Updated: Friday, 23rd June 2017 @ 5:56pm

Routes OUT of Manchester key to regional success as city and neighbours play big Northern Powerhouse role

Routes OUT of Manchester key to regional success as city and neighbours play big Northern Powerhouse role

| By Jasmine Andersson

It seems unusual to think that Manchester’s economic growth is dependent on the routes out of it.

But as the record-breaking figures prove, the expansion of the Manchester Airport could be the key ingredient in the city’s Northern Powerhouse progress.

Thanks to the airport’s introduction of a direct route to Beijing last year, the international hub is celebrating a record boost after 25 million passengers have passed through its doors for the first time.

And that’s not all. Manchester City Council will receive a £16.6 million windfall thanks to its 55% stake in the airport, and the other nine Greater Manchester councils will receive a £1.5 million dividend because of their respective 5% stakes. 

As a further £5 billion’s worth of business  opportunities are being showcased to investors, the Northern Powerhouse is turning its focus to their Atlantic neighbours in San Francisco when a direct route to the city launches in May next year.

As Manchester comes into focus as the flagship for the North, Greater Manchester Mayoral hopeful Sean Anstee sees the flights as an “integral” part of the Powerhouse’s transatlantic expansion.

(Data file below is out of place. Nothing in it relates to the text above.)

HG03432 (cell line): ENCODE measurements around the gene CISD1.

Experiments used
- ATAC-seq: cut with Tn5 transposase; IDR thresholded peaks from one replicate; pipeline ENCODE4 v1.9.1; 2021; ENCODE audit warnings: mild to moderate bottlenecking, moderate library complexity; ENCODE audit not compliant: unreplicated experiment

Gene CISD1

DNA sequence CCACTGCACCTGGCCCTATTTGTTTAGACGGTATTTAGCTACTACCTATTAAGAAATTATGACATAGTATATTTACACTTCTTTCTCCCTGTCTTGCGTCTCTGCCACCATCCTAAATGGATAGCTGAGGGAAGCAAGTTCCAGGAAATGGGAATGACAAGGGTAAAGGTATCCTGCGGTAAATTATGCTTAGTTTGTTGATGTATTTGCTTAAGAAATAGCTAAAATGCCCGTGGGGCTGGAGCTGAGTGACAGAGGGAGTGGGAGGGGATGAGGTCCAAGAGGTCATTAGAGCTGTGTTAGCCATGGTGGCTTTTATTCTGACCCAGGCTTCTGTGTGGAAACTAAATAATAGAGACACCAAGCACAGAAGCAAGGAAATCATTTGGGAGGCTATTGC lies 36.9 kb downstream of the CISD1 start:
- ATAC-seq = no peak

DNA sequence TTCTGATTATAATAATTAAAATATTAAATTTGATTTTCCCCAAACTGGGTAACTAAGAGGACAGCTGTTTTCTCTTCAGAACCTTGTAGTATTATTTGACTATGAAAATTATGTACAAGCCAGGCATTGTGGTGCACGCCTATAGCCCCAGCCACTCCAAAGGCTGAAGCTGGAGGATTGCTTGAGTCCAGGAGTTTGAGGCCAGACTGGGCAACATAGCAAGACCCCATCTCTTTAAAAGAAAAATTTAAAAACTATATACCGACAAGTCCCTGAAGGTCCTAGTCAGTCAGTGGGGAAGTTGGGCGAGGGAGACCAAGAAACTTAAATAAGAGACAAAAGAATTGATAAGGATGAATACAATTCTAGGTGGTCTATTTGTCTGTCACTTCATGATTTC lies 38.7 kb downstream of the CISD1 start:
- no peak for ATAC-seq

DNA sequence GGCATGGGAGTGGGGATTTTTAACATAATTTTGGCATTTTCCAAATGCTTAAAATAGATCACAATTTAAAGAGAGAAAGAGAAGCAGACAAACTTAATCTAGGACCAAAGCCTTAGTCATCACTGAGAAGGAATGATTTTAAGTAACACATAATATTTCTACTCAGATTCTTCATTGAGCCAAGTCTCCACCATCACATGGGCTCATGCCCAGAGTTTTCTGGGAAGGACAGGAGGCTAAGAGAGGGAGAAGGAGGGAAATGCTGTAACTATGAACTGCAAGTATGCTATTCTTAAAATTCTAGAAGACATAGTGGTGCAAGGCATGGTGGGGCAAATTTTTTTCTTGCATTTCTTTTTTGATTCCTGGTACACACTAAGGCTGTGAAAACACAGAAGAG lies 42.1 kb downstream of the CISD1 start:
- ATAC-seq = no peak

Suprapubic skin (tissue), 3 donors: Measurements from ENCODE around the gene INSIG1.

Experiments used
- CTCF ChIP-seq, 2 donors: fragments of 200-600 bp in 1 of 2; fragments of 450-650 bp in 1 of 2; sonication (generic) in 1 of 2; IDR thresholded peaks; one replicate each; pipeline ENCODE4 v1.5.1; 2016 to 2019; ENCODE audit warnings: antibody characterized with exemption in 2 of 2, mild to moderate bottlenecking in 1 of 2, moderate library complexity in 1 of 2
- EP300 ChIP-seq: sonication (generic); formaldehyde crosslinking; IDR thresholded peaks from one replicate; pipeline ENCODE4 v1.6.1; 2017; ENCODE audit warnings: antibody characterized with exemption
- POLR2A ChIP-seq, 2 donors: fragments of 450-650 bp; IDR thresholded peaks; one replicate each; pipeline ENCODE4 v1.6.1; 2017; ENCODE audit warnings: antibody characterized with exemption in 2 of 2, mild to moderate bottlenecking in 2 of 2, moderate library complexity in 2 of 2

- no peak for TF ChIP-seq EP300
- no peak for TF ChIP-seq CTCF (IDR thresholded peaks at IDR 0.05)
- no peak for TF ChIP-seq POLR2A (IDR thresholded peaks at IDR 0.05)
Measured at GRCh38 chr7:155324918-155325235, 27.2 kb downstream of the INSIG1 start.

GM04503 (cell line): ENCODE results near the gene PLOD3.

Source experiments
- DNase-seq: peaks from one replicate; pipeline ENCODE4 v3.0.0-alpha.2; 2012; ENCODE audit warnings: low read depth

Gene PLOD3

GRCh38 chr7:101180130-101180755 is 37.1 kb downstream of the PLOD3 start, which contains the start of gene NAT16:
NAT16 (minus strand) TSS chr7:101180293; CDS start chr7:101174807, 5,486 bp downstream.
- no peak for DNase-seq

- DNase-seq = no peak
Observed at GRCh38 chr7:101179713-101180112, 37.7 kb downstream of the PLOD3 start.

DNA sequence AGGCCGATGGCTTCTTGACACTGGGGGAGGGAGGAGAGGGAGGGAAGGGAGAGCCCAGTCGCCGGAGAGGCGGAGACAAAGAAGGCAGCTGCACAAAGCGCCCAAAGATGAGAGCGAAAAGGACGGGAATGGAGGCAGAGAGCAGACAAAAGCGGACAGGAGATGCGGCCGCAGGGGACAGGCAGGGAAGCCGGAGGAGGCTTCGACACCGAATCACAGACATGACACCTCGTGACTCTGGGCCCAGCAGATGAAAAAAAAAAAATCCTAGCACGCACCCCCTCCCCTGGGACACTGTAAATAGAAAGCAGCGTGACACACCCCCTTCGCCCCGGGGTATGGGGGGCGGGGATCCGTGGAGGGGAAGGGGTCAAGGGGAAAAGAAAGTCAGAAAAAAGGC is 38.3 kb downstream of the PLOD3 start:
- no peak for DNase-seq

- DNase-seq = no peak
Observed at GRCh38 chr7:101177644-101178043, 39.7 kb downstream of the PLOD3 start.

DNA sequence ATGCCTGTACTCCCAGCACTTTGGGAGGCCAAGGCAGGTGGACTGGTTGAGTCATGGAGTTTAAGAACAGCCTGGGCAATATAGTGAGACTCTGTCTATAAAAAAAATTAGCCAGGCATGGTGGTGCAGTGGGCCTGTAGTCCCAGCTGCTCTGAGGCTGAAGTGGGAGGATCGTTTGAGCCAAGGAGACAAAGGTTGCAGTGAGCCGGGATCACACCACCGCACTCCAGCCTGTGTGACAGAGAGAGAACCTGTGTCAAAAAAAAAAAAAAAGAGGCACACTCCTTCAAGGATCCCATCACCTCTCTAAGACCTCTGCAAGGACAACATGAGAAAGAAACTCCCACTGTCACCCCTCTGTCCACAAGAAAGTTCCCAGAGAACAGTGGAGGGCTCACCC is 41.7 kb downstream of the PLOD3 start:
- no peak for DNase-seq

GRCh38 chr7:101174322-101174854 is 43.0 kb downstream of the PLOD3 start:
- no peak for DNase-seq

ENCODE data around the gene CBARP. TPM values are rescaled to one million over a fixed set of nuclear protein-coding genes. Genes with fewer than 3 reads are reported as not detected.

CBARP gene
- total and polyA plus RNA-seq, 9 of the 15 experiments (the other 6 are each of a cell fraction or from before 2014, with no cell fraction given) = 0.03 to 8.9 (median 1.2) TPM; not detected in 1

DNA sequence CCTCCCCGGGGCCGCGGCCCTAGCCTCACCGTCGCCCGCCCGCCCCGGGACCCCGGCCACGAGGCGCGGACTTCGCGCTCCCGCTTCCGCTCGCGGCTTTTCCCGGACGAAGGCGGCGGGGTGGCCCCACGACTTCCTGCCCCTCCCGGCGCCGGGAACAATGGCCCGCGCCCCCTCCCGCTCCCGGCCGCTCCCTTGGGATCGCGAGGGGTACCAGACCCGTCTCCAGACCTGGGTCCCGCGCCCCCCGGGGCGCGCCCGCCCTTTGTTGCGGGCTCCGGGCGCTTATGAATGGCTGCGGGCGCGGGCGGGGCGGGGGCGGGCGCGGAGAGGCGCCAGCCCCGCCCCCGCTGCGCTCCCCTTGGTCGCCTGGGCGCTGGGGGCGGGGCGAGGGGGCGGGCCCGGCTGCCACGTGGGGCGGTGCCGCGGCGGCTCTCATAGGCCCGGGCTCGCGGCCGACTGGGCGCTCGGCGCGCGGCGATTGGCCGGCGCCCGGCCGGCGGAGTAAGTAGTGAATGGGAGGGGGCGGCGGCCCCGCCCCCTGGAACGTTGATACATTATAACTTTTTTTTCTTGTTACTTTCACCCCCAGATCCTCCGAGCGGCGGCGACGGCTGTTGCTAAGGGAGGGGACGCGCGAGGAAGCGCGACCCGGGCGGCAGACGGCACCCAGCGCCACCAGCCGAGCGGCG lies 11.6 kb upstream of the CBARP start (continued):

“40% of our direct investment still comes from North America,” said the Trafford Council leader.

"We need to think about how both Manchester  Airport is attracting new, direct routes from Manchester, because it all contributes towards building new relationships. The introduction of new flight routes cannot be underestimated.”

And while central government are in support of the area’s foreign ventures, the Councillor says that the local government are playing an active role in forging North American relationships.

Councillor Anstee said: “The government’s  negotiating a trade deal with Canada, that we’re crunching in. We look to that, and say: “What’s our role? What’s our role in that? What are we going to get out of it?”

“There’s been significant Chinese investment,  and I think that’s just a great example of Manchester in particular going out to the world, and giving out our history in Manchester as a global city.

“Whether it’s science, whether it’s health and social care, and whether it’s manufacturing, engineering, that that can happen, here in Greater Manchester.”

With 52,000 blue chip employees and  a £2.2 billion output a year, Manchester is hoping to forge relations with Silicon Valley to boost their status as the second-biggest tech city in the UK.

The Californian tech hub is known as  the king of start-up funding, and will be accessible by investors and hopefuls three days a week.

With a 9.2% rise in profits, the Airport is keen to celebrate its economic gravitas in the city’s rejuvenation plans.

Manchester Airport Group deputy chief executive Collette Roche said: “In the last year alone we have launched flights to Houston, Beijing, Boston, to name a few, all of which can only be found at Manchester outside of London.”

“This underpins the role we play in the north as the global entry point of the Northern Powerhouse and as economic provider and job creator.”

Image courtesy of Manchester Airport Group, via YouTube, with thanks.